Unfortunately, hernias are not typically amenable to medical
therapy. Occasionally, for an uncomplicated hernia (not incarcerated or
strangulated), palliation can be maintained with the use of a truss (a
fist-sized ball of leather, rubber, or fabric) that is fastened in place over
the hernia bulge. However, since hernia defects never close spontaneously,
the use of a truss only prolongs the problem, leading to a greater chance of
possible incarceration later. Thus, early diagnosis and surgical repair of
hernias is the mainstay of treatment.
The repair of a hernia is conceptually simple. Regardless
of the type (inguinal, femoral, ventral, etc.), the goal is to return the
herniated contents to their anatomic position and restore the continuity of the
The surgical repair of hernia is known as herniorrhaphy.
It involves making a small incision over the hernia, pushing the bulging
tissue back into place and removing the hernia sac. The muscles or similar
tissues are then sewn together firmly over the hernial orifice. As
described below, there are a number of open repairs that have been created,
some which are still used today.
Typical recovery time to return to normal activities is four
to six weeks for hernias resulting from stress or strain. The chance that
the hernia will reappear can be as much as 10-15 percent. The surgery is
usually performed on an outpatient basis, but rarely the physician will
recommend a one or two day stay.
Until recently, the Bassini repair was the most widely used
surgical repair of inguinal hernias. In this superficial repair, the
external oblique aponeurosis is opened over the inguinal canal and the spermatic
cord is visualized. Any indirect hernia sac is ligated under direct vision at
the level of the internal ring. Originally a triple layer repair was performed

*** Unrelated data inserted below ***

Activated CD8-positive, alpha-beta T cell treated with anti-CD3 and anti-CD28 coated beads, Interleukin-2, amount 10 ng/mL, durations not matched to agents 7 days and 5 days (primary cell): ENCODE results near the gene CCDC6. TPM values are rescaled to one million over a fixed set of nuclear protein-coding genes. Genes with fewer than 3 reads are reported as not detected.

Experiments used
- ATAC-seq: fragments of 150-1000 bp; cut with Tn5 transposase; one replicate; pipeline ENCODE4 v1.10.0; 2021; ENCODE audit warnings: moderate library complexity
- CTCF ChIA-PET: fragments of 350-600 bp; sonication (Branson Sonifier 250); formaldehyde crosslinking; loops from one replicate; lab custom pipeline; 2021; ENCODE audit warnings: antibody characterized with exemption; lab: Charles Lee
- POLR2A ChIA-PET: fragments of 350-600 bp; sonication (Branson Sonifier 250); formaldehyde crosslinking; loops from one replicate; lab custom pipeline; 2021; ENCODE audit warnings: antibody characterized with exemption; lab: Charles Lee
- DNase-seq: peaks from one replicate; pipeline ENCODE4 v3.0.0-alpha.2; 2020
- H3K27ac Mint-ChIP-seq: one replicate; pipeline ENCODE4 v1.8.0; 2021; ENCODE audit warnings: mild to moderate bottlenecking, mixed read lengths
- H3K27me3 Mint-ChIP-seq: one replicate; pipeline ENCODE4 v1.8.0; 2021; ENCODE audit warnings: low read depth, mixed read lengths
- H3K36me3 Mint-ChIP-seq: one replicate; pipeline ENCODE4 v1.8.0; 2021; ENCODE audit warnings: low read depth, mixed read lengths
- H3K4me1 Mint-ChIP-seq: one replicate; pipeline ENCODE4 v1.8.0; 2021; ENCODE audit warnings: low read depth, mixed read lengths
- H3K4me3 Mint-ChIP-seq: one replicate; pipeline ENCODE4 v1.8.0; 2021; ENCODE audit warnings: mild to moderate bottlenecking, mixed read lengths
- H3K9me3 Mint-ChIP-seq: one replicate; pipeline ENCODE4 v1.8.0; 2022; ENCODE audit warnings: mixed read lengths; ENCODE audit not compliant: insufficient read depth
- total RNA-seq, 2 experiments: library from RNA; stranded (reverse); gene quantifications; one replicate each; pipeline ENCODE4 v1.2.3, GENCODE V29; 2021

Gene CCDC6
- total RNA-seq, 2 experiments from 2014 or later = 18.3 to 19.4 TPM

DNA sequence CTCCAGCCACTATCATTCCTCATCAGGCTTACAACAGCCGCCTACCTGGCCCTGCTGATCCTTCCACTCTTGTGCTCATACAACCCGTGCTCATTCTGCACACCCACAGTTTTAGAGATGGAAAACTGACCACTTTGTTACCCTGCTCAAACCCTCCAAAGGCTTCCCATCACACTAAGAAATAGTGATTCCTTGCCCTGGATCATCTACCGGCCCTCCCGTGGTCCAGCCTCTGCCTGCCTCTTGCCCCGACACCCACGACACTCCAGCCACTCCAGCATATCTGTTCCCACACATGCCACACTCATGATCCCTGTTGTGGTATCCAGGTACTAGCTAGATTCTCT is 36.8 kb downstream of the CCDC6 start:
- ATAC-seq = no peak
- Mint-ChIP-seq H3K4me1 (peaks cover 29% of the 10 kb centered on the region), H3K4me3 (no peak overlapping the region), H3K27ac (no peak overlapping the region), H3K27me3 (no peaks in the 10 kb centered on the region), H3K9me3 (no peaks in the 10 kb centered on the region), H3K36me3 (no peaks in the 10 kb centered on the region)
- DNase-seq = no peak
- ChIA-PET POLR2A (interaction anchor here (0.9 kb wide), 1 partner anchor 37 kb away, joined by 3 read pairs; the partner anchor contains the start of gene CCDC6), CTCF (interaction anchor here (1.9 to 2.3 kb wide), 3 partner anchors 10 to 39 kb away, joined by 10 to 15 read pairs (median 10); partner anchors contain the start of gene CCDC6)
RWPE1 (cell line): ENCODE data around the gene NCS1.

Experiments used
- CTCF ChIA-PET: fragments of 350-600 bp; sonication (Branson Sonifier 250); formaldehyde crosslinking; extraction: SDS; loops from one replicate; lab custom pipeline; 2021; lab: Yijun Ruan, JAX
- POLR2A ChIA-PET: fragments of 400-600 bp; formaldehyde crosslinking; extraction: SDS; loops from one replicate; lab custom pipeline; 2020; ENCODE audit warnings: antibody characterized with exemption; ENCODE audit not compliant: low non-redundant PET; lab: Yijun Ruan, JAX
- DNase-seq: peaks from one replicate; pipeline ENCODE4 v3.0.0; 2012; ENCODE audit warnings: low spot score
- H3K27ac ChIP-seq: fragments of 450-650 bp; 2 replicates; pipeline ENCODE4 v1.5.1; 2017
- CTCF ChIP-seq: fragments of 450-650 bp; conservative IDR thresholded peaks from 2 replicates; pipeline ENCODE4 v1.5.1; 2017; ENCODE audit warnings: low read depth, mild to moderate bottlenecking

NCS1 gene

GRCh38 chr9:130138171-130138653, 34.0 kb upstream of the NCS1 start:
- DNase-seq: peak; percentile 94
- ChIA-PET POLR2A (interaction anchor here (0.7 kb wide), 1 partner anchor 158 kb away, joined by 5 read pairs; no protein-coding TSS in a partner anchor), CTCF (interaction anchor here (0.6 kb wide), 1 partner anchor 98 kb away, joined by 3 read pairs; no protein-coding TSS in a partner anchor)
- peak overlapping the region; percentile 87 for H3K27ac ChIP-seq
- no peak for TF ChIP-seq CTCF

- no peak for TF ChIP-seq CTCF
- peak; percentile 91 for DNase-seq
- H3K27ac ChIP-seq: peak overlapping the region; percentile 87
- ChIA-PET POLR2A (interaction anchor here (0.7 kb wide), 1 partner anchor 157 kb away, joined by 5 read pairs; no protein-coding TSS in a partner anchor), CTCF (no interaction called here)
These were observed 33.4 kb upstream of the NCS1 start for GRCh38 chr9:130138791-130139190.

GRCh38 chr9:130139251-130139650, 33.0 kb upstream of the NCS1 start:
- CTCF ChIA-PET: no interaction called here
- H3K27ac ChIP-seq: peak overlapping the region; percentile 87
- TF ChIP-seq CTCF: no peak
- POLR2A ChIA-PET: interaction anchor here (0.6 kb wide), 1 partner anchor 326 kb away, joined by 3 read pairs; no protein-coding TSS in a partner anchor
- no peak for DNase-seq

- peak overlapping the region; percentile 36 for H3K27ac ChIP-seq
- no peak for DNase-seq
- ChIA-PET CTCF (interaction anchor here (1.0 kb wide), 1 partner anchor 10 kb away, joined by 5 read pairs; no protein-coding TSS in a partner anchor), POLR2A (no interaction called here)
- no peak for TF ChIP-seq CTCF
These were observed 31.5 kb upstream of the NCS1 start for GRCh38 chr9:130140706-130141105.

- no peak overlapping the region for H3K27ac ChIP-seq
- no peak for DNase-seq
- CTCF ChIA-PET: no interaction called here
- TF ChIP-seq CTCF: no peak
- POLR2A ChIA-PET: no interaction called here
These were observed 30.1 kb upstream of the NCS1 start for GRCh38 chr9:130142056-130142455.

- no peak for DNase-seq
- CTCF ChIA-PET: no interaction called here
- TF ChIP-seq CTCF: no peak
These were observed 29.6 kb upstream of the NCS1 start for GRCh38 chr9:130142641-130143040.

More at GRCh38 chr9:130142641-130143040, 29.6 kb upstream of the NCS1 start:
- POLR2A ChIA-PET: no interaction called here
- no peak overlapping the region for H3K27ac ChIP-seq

where the transversalis fascia was opened and included with the internal oblique
muscle and transverse abdominus aponeurosis and fascia and sewn to the iliopubic
tract and inguinal ligament. Most surgeons do not incise the transversalis
fascia and include it in this repair and subsequently use a variation of the
original procedure. Suture line tension probably accounts for most recurrences
after the Bassini repair.
McVay (Cooper's Ligament) Repair
The McVay Repair requires that the medial portion of the
iliopubic tract be excised to expose the medial edge of the femoral sheath and iliopectineal (Cooper's) ligament for the placement of sutures. This repair
always requires a relaxing incision at the point of fusion of the external
oblique aponeurosis and the anterior rectus sheath to reduce tension. The repair
begins at the pubic tubercle by anchoring the transverse abdominus aponeurosis
and the transversalis fascia to Cooper's ligament. This line of sutures is
carried to the femoral sheath. The repair is then continued laterally
using the iliopubic tract to anchor the transversalis fascia and transverse
abdominus aponeurosis. The suture line is continued until the internal ring
reapproximation admits only a fingertip alongside the spermatic cord. The cord
structures are replaced in the normal anatomical position within the inguinal
canal and the external oblique aponeurosis is closed over the cord.
The Shouldice repair can be thought of as a combination of a
Bassini and McVay repair. First, the transversalis fascia is divided from
the internal inguinal ring to the pubic tubercle. The posterior wall repair is
accomplished by imbricating the lateral and medial leaves of the divided
transverse aponeurotic fascial fibers with a continuous suture. The superomedial
flap is brought over the inferolateral flap. The first suture line begins at the
pubic tubercle and is sewn in a continuous fashion up to the internal ring,
suturing the free edge of the inferolateral flap to the underside of the
superomedial flap. At the internal inguinal ring, the cranial portion of the
cremaster may be included in the suture line. This gives additional strength to
the internal inguinal ring. The suture line is then doubled back bringing the
leading edge of the superomedial flap to the edge of the inguinal ligament. The
lacunar ligament is included in this suture line to obliterate the dead space
medial to the femoral vessels. A second suture, beginning at the internal ring,
brings the internal oblique and transversus muscles down to the deep surface of
the inguinal ligament. At the level of the pubic bone, this suture doubles back,
attaching the same structures in a more superficial plane and the suture is tied
to itself at the internal ring.
Tension Free (Mesh) Repairs
The use of synthetic sheets of meshed material (mainly
polypropylene (Marlex) and polytetrafluoroethylene (Gore-Tex)) was made popular